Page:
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Go Extreme or Go Home

Tom Feinson
Football Money [Converted]
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Football financial fair play - whilst being alliteratively fun - strikes me as something of an oxymoron, but there you go. In an effort to curb some of the more outlandish behaviour of premier league clubs Profit and Sustainability Rules (PRS) were introduced, in the 2015/16 season. These rules specify that English premier league clubs are allowed to lose £105m over a 3-year spell. Unfortunately for them, Everton recorded losses of £125m. In March 2023 they were referred to an independent commission, who in November imposed upon them a 10-point penalty which, despite a strong start to the season, dropped them into the relegation zone. At the time, almost to a man/woman, the football literati said that this was extreme, that Everton would appeal and the deduction would be reduced to 6 points. Everton duly appealed and, guess what? The appeal panel has reduced their penalty from 10 to 6 points. They concluded that the Independent Commission had made legal errors in two areas:

  1. Everton had been punished for “being less than frank” (check out the signal in that phrase) about their new stadium debt; the appeal panel found that whilst the errors were material, Everton had made an innocent mistake.
  2. They also said that a 6-point deduction was not out of kilter with other available benchmarks.

So, what is the fallout from this? I think it’s safe to assume that every club that falls foul of PRS will appeal, given the precedent has been set that if you do you get a 40% reduction in your points deduction. It also appears that the tactic of “Act dumb be smart” will be increasingly used: “Oh, I’m sorry - I didn’t realise….silly me”. Everton seem to have got away with claiming that they didn’t realise that the cost of building their new stadium couldn’t be deducted from their allowable losses. Remember, it was the premier league clubs of which Everton are one, who determined what the rules were in the first instance. As I write I’m imagining some of the brightest legal minds in the UK developing defences for their multi-billion pound football masters along the lines of “I’m really sorry we didn’t do it on purpose we are just a bit thick”.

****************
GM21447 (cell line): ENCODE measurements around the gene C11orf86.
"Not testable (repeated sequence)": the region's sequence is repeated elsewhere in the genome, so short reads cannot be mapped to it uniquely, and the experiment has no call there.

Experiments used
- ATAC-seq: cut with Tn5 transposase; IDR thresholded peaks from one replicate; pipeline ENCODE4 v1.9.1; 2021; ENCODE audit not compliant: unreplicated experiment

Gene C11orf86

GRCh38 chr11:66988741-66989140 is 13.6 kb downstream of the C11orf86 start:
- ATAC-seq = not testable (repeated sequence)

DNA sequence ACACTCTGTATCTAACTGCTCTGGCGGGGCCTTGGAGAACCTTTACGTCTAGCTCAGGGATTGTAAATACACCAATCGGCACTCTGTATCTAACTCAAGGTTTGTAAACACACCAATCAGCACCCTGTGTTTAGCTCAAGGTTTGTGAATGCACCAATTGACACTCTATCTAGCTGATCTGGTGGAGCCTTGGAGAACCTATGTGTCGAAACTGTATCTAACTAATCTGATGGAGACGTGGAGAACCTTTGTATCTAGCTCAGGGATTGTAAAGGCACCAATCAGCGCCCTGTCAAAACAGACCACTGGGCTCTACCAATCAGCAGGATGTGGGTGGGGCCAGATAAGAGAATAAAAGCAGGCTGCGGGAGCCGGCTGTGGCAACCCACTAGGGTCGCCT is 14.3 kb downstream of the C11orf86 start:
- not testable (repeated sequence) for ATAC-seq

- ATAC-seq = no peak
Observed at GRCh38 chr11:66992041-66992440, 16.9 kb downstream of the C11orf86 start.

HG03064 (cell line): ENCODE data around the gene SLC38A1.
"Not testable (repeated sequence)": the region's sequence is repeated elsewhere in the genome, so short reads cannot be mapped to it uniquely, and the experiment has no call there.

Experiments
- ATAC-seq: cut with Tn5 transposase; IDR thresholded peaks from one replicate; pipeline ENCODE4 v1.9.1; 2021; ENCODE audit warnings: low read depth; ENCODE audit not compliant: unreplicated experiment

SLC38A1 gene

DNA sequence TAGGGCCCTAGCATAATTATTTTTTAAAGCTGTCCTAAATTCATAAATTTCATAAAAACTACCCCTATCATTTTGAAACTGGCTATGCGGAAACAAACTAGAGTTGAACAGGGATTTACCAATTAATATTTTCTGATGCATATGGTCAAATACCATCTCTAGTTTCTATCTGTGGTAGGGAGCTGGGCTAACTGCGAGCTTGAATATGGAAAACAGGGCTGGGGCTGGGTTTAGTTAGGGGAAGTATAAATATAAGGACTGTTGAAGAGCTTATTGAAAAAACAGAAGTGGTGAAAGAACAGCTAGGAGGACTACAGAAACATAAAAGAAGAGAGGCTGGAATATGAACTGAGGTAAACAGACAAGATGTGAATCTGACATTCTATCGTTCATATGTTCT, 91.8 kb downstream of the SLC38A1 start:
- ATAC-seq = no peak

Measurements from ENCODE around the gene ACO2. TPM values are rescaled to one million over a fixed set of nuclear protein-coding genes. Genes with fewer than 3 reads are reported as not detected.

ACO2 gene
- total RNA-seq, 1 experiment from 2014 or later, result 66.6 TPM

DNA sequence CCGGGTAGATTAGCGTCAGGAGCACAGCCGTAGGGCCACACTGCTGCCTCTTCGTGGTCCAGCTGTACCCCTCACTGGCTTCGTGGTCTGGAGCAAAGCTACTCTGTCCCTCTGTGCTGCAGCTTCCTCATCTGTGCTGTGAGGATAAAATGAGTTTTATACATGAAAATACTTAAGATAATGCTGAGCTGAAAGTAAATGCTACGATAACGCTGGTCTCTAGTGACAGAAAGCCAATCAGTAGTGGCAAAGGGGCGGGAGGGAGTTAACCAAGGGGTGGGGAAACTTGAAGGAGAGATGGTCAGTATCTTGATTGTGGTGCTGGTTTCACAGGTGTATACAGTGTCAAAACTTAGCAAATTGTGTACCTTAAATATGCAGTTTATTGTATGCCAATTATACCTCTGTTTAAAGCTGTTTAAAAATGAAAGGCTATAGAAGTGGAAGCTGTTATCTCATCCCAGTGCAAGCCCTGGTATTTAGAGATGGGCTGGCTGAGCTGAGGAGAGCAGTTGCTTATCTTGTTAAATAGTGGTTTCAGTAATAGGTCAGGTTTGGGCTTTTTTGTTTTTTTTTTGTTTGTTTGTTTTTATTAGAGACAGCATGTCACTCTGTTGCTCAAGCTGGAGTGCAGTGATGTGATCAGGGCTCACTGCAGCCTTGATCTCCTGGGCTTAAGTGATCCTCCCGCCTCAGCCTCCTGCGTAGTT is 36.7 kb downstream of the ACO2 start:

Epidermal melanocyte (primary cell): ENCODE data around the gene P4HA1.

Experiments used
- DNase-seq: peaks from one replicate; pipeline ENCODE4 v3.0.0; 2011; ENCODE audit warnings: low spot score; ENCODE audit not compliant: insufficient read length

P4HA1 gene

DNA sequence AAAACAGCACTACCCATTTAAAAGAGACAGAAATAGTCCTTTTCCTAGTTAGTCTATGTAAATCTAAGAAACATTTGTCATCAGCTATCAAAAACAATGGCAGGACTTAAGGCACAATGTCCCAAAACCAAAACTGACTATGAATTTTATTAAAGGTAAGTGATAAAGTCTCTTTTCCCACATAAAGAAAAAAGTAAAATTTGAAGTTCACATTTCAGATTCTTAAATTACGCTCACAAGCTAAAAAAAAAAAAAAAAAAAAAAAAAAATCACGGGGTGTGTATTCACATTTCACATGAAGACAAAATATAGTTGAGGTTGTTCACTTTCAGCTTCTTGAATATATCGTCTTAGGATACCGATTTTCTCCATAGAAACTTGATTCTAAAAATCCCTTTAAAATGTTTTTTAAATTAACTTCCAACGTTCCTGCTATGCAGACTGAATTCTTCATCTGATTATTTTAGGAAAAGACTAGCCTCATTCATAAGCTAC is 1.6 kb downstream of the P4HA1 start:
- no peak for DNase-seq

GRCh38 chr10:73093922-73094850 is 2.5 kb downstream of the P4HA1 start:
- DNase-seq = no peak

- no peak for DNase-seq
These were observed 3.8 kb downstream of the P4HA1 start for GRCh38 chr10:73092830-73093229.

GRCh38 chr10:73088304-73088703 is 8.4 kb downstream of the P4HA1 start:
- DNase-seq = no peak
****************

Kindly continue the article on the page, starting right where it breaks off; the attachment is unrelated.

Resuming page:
So, what was the point of imposing a 10-point deduction if within 3 months it’s going to be reduced to 6 which is what everyone thought it should be in the first place… from a negotiator's perspective, why do people make extreme opening proposals?

Predominantly, it is to influence the limit position of the other party and/or to set up a haggle. On this occasion, I think they were sending a message to a constituent, the government, who in September had reaffirmed their intent to establish an independent regulator for men’s elite football. The message being, “We’ve got it under control, we can and will take firm action, we can keep our house in order - we don’t need government interference”. Time will tell as to how effective they have been. If Nottingham Forest & Everton have points deducted in their upcoming cases it’s likely they will fall into the relegation zone and will no doubt appeal. Based on the current procedure the outcome of the appeal will not be announced until after the end of the season which means we won’t know who is relegated with certainty when the season finishes. This could politely be described as chaos - and certainly not a good look if you’re trying to demonstrate you are in control.

Oh and hot off the press,

“Premier League clubs also re-confirmed their commitment to securing a sustainably funded financial agreement with the EFL, subject to the new financial system being formally approved by clubs”.

This statement came after a meeting of Premier League (PL) clubs who had committed to action in relation to funding agreements with EFL.  The Premier League are not happy because the EFL finally have some leverage (The threat of an independent regulator) so they are trying to kick this can down the road (Technically known as staying in the argue phase) and playing a game of chicken with the EFL & GVT, who today re-affirmed their commitment to an independent regulator.

In a further bid to show that they are completely in control they now plan to get rid of PRS in favour a new system allowing clubs to spend 85% of their turnover on wages etc…………what could go wrong.

Tom Feinson
More by Tom Feinson:
The hair stays
A stitch in time
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